Throughout my artistic career, I have made rubber stamps and their prints, whether the stamps were part of the artwork, its additional documentation or a parallel activity in the research of visual poetry, alternative way of printing and search for a personal trade mark.
The first time I used stamps consciously for artistic purposes was in 1973, while I studied painting in Prague, where I bought a small children's printing kit with rubber letters. In my correspondence with the artists in Yugoslavia, I started using them to print verbal messages in the form of conceptual, visual or concrete poetry.
I ordered the first stamps from a stamp maker in 1983 and among them was a stamp showing a postman delivering mail-art parcels to Mickey Mouse. That stamp was, to my delight and amazement, published in the American catalogue 'Mail Art about Mail Art'. It was a great encouragement for my future work in this field and since then, in the following fifteen years. I made over two hundred seventy stamps.
Wishing to define free exchange in mail-art, in 1986 I used an eraser to make a stamp reading "NO ISM!" - a message saying that in this movement there are no “isms” , i.e. dictated styles and ideologies. This stamp was very well received in the international mail-art network and this term was later often used as a name of the whole movement.
Thanks to my stamps, I was invited to take part in the Amsterdam fair of alternative printing and publishing "Europe Against the Current' in 1989. Among a thousand participants from West and East Europe, I was the only one exhibiting stamp prints, and the University Library of Amsterdam bought one of my stamps for their collection.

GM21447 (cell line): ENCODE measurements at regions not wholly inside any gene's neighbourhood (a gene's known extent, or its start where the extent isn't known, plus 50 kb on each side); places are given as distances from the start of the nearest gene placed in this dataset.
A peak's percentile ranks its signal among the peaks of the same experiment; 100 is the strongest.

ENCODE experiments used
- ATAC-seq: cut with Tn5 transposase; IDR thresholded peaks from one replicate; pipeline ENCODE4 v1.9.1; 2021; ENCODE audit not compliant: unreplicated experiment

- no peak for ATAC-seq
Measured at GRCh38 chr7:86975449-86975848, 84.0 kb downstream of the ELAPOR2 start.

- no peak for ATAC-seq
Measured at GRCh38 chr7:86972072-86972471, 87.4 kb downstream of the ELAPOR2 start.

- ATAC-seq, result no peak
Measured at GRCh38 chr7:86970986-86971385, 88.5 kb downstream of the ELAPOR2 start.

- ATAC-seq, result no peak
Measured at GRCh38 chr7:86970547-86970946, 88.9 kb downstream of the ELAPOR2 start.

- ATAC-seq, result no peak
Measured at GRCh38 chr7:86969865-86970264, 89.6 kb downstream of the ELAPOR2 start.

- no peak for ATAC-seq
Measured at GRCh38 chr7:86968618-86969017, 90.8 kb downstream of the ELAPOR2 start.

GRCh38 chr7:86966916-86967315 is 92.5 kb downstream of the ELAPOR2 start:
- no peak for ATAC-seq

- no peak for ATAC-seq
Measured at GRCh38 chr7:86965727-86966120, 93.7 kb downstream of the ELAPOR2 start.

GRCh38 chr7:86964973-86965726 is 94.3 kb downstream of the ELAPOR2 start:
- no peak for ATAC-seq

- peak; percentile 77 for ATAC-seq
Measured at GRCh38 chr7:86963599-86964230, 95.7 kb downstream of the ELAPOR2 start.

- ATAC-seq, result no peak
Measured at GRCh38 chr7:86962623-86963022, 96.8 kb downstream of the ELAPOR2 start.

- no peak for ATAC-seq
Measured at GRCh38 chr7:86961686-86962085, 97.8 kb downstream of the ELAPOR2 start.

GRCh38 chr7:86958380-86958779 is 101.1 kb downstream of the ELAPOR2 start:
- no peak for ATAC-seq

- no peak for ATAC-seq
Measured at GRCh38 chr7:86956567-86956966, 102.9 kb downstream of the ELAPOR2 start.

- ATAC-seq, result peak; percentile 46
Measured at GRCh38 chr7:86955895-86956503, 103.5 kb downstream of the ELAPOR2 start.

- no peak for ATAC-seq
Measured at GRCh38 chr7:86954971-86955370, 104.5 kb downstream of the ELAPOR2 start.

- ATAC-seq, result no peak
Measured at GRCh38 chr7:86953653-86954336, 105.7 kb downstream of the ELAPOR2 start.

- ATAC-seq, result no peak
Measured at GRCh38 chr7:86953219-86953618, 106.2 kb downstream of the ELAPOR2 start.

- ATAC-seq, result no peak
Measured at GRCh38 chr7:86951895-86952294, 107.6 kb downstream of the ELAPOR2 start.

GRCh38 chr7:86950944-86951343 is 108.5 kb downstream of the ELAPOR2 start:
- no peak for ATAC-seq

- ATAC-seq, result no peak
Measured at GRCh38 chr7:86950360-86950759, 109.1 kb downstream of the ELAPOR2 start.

I impressed another of my stamps - "You Met Andrej Tisma" - on people's bodies (arms, hands, shoulders) in New York, Paris, Rijeka, etc.. and a black man's image on a stamp on the Day of the struggle against racial discrimination in Novi Sad. When at the Peace Chapel (Sremski Karlovci) I impressed a stamp showing a heart with rays, some people who did not have any paper on them gave me banknotes to stamp on. While I worked with students at the Faculty of Philosophy in Novi Sad, I stamped about fifty of their student booklets with a stamp reading "A Student of Goodness". And so on and on.
The stamp has indeed given me a lot of pleasure in my life, possibilities for artistic expression and encounters with many people. Perhaps the greatest pleasure of all was an exhibition of my stamps in San Francisco, March 1996, at the Stamp Art Gallery, the only gallery in the USA, and maybe in the whole world, that deals with the serious study and promotion of rubber stamp art. My stamp art has finally been verified in the right place and presented in the right way, showing that my dealing with the stamp over more than twenty years has not been in vain.